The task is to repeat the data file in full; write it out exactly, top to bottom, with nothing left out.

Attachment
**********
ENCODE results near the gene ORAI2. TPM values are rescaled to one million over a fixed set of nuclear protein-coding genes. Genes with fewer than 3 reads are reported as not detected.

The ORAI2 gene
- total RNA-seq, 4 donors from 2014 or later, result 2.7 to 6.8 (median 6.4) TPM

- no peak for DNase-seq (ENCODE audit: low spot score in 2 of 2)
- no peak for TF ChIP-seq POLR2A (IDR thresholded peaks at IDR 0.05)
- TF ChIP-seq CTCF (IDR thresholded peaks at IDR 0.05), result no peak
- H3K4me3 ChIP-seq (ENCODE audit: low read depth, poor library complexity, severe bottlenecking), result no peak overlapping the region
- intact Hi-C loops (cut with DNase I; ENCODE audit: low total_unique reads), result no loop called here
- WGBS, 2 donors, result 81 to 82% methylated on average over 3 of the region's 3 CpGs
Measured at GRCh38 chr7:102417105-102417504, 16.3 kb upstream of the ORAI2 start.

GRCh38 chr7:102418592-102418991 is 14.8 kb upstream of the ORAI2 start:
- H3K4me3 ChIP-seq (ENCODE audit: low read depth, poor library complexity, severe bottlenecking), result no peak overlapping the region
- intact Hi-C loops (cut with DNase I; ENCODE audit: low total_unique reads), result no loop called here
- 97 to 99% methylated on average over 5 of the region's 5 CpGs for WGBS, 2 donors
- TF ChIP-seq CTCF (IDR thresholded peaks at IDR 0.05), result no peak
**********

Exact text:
ENCODE results near the gene ORAI2. TPM values are rescaled to one million over a fixed set of nuclear protein-coding genes. Genes with fewer than 3 reads are reported as not detected.

The ORAI2 gene
- total RNA-seq, 4 donors from 2014 or later, result 2.7 to 6.8 (median 6.4) TPM

- no peak for DNase-seq (ENCODE audit: low spot score in 2 of 2)
- no peak for TF ChIP-seq POLR2A (IDR thresholded peaks at IDR 0.05)
- TF ChIP-seq CTCF (IDR thresholded peaks at IDR 0.05), result no peak
- H3K4me3 ChIP-seq (ENCODE audit: low read depth, poor library complexity, severe bottlenecking), result no peak overlapping the region
- intact Hi-C loops (cut with DNase I; ENCODE audit: low total_unique reads), result no loop called here
- WGBS, 2 donors, result 81 to 82% methylated on average over 3 of the region's 3 CpGs
Measured at GRCh38 chr7:102417105-102417504, 16.3 kb upstream of the ORAI2 start.

GRCh38 chr7:102418592-102418991 is 14.8 kb upstream of the ORAI2 start:
- H3K4me3 ChIP-seq (ENCODE audit: low read depth, poor library complexity, severe bottlenecking), result no peak overlapping the region
- intact Hi-C loops (cut with DNase I; ENCODE audit: low total_unique reads), result no loop called here
- 97 to 99% methylated on average over 5 of the region's 5 CpGs for WGBS, 2 donors
- TF ChIP-seq CTCF (IDR thresholded peaks at IDR 0.05), result no peak